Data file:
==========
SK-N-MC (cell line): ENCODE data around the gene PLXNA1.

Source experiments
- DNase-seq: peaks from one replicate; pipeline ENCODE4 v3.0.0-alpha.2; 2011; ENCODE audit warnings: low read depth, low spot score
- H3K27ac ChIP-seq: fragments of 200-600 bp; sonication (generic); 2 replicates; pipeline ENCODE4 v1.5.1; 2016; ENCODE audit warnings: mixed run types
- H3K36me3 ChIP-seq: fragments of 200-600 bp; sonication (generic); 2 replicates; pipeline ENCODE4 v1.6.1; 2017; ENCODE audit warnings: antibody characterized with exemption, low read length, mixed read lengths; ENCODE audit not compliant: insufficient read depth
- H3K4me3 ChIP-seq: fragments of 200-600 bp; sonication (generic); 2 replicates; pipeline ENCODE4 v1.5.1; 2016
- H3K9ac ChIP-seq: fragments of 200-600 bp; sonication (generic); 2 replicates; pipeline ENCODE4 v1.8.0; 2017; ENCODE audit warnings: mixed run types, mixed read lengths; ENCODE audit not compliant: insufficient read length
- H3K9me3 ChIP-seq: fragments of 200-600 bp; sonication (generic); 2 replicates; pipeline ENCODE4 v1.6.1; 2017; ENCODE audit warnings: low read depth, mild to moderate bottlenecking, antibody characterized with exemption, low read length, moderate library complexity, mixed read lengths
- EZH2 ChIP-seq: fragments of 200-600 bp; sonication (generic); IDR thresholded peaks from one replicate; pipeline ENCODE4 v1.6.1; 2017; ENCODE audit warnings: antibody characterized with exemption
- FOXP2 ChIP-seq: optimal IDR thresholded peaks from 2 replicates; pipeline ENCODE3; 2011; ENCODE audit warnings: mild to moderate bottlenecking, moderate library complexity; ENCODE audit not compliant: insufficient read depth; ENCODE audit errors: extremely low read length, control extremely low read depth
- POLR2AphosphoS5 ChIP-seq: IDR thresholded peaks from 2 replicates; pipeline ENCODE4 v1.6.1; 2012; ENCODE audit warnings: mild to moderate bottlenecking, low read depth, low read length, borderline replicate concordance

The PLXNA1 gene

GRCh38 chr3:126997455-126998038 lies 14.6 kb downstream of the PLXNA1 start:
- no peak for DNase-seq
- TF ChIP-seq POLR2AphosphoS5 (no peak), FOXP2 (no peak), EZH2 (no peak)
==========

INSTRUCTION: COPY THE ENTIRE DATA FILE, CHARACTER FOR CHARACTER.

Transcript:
SK-N-MC (cell line): ENCODE data around the gene PLXNA1.

Source experiments
- DNase-seq: peaks from one replicate; pipeline ENCODE4 v3.0.0-alpha.2; 2011; ENCODE audit warnings: low read depth, low spot score
- H3K27ac ChIP-seq: fragments of 200-600 bp; sonication (generic); 2 replicates; pipeline ENCODE4 v1.5.1; 2016; ENCODE audit warnings: mixed run types
- H3K36me3 ChIP-seq: fragments of 200-600 bp; sonication (generic); 2 replicates; pipeline ENCODE4 v1.6.1; 2017; ENCODE audit warnings: antibody characterized with exemption, low read length, mixed read lengths; ENCODE audit not compliant: insufficient read depth
- H3K4me3 ChIP-seq: fragments of 200-600 bp; sonication (generic); 2 replicates; pipeline ENCODE4 v1.5.1; 2016
- H3K9ac ChIP-seq: fragments of 200-600 bp; sonication (generic); 2 replicates; pipeline ENCODE4 v1.8.0; 2017; ENCODE audit warnings: mixed run types, mixed read lengths; ENCODE audit not compliant: insufficient read length
- H3K9me3 ChIP-seq: fragments of 200-600 bp; sonication (generic); 2 replicates; pipeline ENCODE4 v1.6.1; 2017; ENCODE audit warnings: low read depth, mild to moderate bottlenecking, antibody characterized with exemption, low read length, moderate library complexity, mixed read lengths
- EZH2 ChIP-seq: fragments of 200-600 bp; sonication (generic); IDR thresholded peaks from one replicate; pipeline ENCODE4 v1.6.1; 2017; ENCODE audit warnings: antibody characterized with exemption
- FOXP2 ChIP-seq: optimal IDR thresholded peaks from 2 replicates; pipeline ENCODE3; 2011; ENCODE audit warnings: mild to moderate bottlenecking, moderate library complexity; ENCODE audit not compliant: insufficient read depth; ENCODE audit errors: extremely low read length, control extremely low read depth
- POLR2AphosphoS5 ChIP-seq: IDR thresholded peaks from 2 replicates; pipeline ENCODE4 v1.6.1; 2012; ENCODE audit warnings: mild to moderate bottlenecking, low read depth, low read length, borderline replicate concordance

The PLXNA1 gene

GRCh38 chr3:126997455-126998038 lies 14.6 kb downstream of the PLXNA1 start:
- no peak for DNase-seq
- TF ChIP-seq POLR2AphosphoS5 (no peak), FOXP2 (no peak), EZH2 (no peak)